This is a guest post by Kristen Nichols Heitman, MPH, an epidemiologist in the Rickettsial Zoonoses Branch in the Division of Vector-Borne Diseases in the National Center for Emerging Zoonotic and Infectious Diseases at the Centers for Disease Control and Prevention (CDC). She received a Master of Public Health (MPH) with a concentration in epidemiology from Georgia State University.
80% by 2018 is a public health initiative, launched by the National Colorectal Cancer Roundtable (NCCRT) in 2014, in which over 1,000 organizations, including BioIQ, have committed to reducing colorectal cancer as a major public health problem. Together, these organizations are working toward the shared goal of screening 80 percent of American adults between the ages of 50 and 75 by 2018. According to the NCCRT, If this goal is met by 2018, 277,000 fewer people will be diagnosed with colorectal cancer and 203,000 lives will be saved by 2030.
In a recently published study, researchers found this goal is obtainable, based on updated colorectal cancer screening data. The study sought to estimate two factors: the number of colonoscopies needed to screen 80 percent of the eligible population with fecal immunochemical testing (FIT) or colonoscopy and whether there was sufficient colonoscopy capacity in the United States to meet the need. Using a microsimulation screening model, the study determined that healthcare facilities in the U.S. have the capacity to reach this goal by 2018.
“Colorectal cancer is the second leading cancer killer for men and women in the U.S., but it doesn’t have to be,” said Djenaba Joseph, MD, MPH, medical director of the colorectal cancer control program at CDC and lead author of the paper. “Screening saves lives. The good news is that our modeling shows that the U.S. healthcare system has the potential to meet our national goal of screening 80 percent of adults ages 50-75. Ask your doctor about screening – there are several options now.”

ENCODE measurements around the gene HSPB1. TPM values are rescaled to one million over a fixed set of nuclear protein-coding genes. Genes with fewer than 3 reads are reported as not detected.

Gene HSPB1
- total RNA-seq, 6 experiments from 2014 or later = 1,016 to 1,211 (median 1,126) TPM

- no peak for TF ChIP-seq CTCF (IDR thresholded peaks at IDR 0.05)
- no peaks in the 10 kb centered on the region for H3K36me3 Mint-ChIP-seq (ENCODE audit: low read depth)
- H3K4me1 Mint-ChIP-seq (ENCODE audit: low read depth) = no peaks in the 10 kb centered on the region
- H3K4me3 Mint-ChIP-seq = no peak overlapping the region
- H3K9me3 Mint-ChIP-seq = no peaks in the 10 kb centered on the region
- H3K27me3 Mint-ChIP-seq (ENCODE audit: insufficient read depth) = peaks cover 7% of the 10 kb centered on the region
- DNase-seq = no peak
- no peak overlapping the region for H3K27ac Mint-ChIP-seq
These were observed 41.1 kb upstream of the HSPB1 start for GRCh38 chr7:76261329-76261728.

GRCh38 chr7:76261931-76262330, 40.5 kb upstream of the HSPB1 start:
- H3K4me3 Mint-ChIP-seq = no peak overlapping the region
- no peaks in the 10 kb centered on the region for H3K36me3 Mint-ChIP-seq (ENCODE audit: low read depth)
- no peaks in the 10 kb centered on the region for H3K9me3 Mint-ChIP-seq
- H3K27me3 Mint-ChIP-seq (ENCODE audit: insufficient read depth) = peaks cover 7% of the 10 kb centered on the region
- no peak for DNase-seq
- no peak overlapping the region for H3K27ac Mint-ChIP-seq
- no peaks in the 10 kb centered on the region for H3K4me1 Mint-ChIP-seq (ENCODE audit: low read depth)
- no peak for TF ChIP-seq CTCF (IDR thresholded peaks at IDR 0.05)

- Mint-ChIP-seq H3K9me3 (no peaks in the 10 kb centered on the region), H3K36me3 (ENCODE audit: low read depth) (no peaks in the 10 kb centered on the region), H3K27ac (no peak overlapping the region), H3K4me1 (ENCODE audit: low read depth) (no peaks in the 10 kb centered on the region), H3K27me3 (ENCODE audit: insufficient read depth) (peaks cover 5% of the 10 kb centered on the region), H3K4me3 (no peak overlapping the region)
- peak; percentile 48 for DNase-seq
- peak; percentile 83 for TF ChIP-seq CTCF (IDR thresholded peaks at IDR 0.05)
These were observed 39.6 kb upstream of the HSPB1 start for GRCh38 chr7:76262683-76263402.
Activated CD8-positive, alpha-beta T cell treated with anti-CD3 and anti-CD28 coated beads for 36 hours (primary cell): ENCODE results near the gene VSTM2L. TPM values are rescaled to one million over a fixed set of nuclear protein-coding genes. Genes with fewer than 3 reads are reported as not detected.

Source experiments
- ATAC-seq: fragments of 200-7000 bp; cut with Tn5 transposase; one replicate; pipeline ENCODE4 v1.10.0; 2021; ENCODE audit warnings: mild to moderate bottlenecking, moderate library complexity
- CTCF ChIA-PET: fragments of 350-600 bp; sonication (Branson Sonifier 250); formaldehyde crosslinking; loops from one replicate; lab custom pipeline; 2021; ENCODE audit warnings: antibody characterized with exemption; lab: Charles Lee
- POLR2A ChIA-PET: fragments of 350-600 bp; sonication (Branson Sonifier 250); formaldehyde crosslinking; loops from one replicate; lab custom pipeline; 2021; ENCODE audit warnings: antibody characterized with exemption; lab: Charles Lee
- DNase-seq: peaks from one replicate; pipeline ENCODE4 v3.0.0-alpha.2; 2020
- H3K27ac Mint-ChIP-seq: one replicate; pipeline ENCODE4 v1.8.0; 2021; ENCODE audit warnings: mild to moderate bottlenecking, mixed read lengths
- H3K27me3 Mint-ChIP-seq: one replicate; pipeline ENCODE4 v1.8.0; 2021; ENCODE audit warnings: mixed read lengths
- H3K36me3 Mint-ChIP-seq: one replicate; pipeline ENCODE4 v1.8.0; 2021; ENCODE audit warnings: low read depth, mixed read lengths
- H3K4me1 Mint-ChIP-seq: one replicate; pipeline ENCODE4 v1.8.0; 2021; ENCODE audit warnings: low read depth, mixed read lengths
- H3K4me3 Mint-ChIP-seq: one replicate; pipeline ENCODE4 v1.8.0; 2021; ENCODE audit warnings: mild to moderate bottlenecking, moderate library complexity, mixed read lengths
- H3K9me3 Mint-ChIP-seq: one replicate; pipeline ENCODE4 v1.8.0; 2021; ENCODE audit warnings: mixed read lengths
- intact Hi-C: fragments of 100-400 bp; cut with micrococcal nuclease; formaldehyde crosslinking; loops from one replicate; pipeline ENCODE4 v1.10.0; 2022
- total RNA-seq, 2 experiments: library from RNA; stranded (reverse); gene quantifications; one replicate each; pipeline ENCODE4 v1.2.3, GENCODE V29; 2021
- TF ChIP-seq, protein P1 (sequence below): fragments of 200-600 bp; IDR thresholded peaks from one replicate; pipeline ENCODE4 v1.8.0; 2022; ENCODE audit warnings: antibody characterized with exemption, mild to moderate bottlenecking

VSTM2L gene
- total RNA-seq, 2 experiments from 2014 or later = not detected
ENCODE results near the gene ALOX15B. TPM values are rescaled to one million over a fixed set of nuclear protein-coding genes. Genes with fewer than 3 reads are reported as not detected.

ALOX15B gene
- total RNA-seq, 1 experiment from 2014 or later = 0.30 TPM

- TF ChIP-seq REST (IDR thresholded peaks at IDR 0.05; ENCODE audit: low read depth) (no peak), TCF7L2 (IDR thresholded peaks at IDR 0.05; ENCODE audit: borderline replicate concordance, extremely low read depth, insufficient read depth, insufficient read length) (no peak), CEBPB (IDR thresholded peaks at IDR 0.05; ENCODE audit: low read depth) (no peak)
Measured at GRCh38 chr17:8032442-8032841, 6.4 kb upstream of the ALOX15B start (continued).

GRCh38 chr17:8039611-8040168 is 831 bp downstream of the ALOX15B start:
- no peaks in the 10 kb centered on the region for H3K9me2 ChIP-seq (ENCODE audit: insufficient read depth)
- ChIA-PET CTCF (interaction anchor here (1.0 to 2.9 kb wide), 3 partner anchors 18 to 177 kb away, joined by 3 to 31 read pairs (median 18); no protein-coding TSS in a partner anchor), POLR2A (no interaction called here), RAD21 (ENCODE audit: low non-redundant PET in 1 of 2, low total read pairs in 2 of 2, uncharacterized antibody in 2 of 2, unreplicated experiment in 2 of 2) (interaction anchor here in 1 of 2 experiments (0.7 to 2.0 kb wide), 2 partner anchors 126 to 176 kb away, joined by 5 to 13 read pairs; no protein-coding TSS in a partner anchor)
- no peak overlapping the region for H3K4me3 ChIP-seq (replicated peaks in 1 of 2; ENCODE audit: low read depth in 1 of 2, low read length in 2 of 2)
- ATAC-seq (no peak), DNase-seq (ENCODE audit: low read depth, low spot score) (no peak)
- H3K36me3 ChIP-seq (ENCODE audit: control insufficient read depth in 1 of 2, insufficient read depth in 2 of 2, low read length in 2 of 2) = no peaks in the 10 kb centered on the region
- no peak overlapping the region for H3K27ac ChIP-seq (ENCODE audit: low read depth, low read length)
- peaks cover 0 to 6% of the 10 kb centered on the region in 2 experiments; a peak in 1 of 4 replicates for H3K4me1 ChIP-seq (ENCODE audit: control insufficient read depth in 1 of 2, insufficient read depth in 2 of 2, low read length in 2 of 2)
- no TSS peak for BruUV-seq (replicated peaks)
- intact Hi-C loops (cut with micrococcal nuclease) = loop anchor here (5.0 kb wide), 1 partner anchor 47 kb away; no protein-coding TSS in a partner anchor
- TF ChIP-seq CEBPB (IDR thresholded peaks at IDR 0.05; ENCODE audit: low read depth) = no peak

This goal is important because colorectal cancer is one of the most preventable cancers and this is why following colorectal screening guidelines are so important, especially for adults ages 50 to 75. When adults are regularly screened, colorectal disease can be prevented through the detection and removal of precancerous polyps. Regular screening can also detect cancer at an early stage when treatment is most effective and the costs are significantly less.
In addition to in-office visits, there are now convenient at-home testing options. The U.S. Preventive Services Task Force recommends colorectal cancer screening using the following methods:
- High-Sensitivity Fecal Occult Blood Test, also known as a stool test (once a year)—use chemicals or antibodies to detect blood in the stool. BioIQ offers this non-invasive test, which can be conducted at home.
- Flexible Sigmoidoscopy (once every five years)— a doctor inserts a flexible, lighted tube into the rectum and checks for polyps or cancer inside the lower third of the colon.
- Colonoscopy (once every ten years) – a doctor uses a flexible, lighted tube to check for polyps or cancer inside the rectum and the entire colon. During the test, the doctor can find and remove most polyps and some cancers.
The conclusions, findings, and opinions expressed by the author do not necessarily reflect the official position of the U.S. Department of Health and Human Services, the Public Health Service, the Centers for Disease Control and Prevention, or the authors’ affiliated institutions.